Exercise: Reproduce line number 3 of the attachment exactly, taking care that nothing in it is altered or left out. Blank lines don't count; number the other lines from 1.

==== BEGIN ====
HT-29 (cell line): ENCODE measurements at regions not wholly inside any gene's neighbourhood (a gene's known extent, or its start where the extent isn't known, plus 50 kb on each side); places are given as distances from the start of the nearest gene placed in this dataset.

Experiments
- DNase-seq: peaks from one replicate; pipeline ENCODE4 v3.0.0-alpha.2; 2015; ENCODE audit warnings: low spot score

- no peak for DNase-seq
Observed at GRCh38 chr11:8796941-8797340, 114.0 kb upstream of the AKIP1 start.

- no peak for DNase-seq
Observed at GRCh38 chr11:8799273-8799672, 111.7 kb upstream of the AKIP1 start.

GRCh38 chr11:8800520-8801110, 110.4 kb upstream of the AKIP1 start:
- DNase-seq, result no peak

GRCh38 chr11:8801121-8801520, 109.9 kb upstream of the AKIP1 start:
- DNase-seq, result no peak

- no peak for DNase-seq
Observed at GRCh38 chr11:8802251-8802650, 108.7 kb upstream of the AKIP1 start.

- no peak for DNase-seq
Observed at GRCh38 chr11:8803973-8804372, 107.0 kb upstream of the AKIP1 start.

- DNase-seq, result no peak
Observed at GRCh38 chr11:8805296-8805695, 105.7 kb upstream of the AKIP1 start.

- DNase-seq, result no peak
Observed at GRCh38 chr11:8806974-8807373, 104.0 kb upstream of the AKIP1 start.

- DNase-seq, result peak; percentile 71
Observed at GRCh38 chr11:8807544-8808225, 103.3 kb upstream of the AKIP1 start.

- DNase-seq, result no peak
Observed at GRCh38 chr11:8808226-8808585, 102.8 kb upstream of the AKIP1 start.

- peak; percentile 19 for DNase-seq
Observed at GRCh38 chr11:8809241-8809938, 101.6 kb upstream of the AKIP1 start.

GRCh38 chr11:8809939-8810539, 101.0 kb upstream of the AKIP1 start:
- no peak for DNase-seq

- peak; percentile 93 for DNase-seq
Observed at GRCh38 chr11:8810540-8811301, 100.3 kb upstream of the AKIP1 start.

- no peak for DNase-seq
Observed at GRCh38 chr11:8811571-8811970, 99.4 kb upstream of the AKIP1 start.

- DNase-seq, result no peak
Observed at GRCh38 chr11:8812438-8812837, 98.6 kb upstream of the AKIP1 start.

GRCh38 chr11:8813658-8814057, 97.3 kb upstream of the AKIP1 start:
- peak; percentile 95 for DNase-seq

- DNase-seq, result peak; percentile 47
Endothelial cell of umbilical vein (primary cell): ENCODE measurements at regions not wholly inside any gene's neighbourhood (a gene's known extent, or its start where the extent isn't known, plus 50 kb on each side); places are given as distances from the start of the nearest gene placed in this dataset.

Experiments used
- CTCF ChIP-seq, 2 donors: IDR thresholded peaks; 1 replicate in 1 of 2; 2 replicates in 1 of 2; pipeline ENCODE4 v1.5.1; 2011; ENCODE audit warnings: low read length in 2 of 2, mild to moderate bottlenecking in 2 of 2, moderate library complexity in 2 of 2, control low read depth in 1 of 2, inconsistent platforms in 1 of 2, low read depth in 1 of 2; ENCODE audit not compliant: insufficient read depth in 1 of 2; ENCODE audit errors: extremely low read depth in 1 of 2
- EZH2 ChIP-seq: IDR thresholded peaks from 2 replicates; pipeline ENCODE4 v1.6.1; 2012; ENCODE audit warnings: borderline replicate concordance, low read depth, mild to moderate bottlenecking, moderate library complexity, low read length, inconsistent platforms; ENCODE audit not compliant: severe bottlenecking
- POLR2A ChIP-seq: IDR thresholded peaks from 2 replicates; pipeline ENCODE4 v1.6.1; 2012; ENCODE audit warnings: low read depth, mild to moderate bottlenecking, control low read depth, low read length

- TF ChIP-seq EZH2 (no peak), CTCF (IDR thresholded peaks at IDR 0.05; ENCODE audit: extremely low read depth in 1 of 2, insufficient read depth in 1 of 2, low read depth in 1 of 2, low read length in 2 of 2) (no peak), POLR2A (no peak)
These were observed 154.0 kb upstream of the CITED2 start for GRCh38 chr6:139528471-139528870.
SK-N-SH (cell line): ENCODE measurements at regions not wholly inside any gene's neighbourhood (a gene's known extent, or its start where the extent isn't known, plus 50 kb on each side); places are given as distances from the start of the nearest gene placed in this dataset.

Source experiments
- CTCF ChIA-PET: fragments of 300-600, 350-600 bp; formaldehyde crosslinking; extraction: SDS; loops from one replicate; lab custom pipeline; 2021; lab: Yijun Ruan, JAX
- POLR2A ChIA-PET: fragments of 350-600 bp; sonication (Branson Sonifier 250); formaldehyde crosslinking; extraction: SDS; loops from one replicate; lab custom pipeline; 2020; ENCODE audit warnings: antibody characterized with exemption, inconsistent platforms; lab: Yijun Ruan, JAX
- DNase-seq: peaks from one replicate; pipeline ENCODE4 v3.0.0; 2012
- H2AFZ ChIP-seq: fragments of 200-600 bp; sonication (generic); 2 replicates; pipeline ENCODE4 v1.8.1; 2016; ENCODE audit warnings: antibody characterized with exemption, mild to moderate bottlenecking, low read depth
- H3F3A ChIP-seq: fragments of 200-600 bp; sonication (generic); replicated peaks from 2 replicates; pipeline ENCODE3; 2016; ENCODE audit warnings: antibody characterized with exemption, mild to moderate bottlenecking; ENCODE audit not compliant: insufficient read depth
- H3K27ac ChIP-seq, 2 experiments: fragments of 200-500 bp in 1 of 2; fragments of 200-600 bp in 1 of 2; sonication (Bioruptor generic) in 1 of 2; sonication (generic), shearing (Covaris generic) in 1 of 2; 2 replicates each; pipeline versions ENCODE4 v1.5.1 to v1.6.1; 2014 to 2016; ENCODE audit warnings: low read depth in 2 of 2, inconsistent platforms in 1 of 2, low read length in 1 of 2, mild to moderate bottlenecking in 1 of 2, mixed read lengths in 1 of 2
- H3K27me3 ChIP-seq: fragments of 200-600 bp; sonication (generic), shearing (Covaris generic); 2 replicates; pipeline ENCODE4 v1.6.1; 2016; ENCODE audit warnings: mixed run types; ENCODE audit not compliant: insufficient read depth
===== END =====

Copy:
- DNase-seq: peaks from one replicate; pipeline ENCODE4 v3.0.0-alpha.2; 2015; ENCODE audit warnings: low spot score